WASHINGTON -- Americans concerned about President Bush's single-minded campaign for a pre-emptive military attack against Iraq should read his new report to Congress spelling out a "National Security Strategy" for this country.
It serves notice that he intends his prospective actions in Iraq not to be some one-shot gambit but rather the opening volley of an ongoing superpower policy against terrorism and purveyors of weapons of mass destruction in a new, more perilous world.
One who did take a good look at the report, former Vice President Al Gore, was moved afterward to break the virtual code of silence among Democrats about Mr. Bush's Iraq plans with a withering assault charging the president with a dangerous diversion of focus from the war on terrorism.
The report, required annually from presidents, makes no bones about Mr. Bush's determination to act with allies if possible and without them if necessary. In it, he launches "a distinctly American internationalism" that he says has been made imperative by the nature of the threat from "rogue states."
It declares no longer valid the successful Cold War strategy of deterrence through "mutual assured destruction" in which U.S. and Soviet nuclear arsenals deterred a superpower war for more than half a century and contained Soviet expansionism.
"In the Cold War," the report says, "weapons of mass destruction were considered weapons of last resort whose use risked the destruction of those who used them. Today, our enemies see weapons of mass destruction as weapons of choice. For rogue states, these weapons are tools of intimidation and military aggression against their neighbors.
"These weapons may also allow these states to attempt to blackmail the United States and our allies to prevent us from deterring or repelling the aggressive behavior of such states. Such states also see these weapons as their best means of overcoming the conventional superiority of the United States."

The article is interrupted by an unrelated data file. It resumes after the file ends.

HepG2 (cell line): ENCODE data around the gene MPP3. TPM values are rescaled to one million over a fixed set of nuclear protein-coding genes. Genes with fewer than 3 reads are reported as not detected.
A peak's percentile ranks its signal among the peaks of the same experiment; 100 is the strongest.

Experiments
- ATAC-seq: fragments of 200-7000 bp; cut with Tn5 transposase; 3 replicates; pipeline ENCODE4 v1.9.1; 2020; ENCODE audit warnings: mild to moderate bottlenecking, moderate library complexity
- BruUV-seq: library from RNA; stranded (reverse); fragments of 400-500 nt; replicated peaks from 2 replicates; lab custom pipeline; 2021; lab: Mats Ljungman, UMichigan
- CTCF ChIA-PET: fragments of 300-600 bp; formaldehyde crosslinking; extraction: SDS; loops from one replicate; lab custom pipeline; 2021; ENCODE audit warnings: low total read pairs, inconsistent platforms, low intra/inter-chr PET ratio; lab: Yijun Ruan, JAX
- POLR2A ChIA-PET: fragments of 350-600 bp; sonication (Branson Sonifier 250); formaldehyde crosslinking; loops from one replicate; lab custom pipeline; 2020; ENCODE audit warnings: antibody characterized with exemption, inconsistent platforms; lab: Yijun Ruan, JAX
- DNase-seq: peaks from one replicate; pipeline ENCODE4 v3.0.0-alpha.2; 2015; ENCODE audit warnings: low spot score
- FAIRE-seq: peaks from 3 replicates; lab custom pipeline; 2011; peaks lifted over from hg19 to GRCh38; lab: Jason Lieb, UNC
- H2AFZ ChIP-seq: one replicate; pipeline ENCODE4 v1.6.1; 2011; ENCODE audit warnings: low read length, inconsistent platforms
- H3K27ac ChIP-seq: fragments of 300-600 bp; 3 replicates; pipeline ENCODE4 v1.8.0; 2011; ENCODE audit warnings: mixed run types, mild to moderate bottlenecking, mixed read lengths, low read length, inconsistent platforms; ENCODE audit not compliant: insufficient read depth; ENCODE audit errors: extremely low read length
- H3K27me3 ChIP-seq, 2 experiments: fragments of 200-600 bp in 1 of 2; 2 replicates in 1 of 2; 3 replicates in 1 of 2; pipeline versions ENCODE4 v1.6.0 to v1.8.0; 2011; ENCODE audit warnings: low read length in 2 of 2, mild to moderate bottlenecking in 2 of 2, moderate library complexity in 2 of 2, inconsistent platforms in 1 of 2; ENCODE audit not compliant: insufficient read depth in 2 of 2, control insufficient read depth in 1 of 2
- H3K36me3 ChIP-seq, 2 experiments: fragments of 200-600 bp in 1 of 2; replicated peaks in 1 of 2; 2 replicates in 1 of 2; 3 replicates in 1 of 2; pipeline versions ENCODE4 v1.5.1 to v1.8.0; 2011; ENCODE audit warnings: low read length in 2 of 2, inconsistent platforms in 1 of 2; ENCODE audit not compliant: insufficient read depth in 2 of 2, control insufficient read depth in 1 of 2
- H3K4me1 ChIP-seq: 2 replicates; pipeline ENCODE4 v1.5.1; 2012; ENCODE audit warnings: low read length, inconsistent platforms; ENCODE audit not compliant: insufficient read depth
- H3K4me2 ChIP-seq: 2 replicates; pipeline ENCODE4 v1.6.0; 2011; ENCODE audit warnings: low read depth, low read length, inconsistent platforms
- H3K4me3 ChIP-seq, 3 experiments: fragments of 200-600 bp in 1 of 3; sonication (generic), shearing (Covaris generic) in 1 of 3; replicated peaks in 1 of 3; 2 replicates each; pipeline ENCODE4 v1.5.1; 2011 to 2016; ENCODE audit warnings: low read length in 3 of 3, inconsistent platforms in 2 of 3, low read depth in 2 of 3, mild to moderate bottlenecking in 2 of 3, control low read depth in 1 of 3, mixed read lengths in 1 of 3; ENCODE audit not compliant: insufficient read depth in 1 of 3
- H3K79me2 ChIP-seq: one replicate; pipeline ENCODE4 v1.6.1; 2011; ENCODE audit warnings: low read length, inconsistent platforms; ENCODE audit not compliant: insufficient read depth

In effect, the statement endorses a view expressed in the spring by former President Ronald Reagan's secretary of state, George Shultz, that the age-old strategy of "hot pursuit" against an attacker must be superseded with "hot pre-emption" against would-be users of weapons of mass destruction.
The report combines military muscle-flexing with a grandiose design for global democracy-building in which America's "unparalleled military strength" and ideals will be used "to help make the world not just safer but better."
Mr. Bush says notably that the country "is committed to lasting institutions like the United Nations." But nowhere in the report is there any reference to Congress' constitutional role in making foreign policy or declaring war.
The president has gone to the United Nations and has asked Congress for a war-making resolution as a demonstration of solidarity. His legal advisers, however, have repeatedly said he needs no additional authorization from either body for unilateral action, if it comes to that.
Thus, if Mr. Bush's requested resolution on Iraq is an open-ended blank check in the manner of President Lyndon B. Johnson's 1964 Gulf of Tonkin resolution in the Vietnam War, this "National Security Strategy" report is all the more so.
In specifying a right of the United States as the world's unquestioned superpower to take pre-emptive military action wherever and whenever it sees fit, the report inevitably projects a global "bully boy" image that is already a source of foreign dislike and fear. And how will this country be able to protest if others use "hot pre-emption" as a reason or pretext for settling disputes?
Congress seems on the verge of rolling over for the Bush war resolution with few voices seriously questioning its open-ended nature. This report on a new Bush doctrine of pre-emption should persuade Congress to take a more measured look, as Mr. Gore has done, at where this president intends to go in foreign policy.
Jules Witcover writes from The Sun's Washington bureau. His column appears Mondays, Wednesdays and Fridays.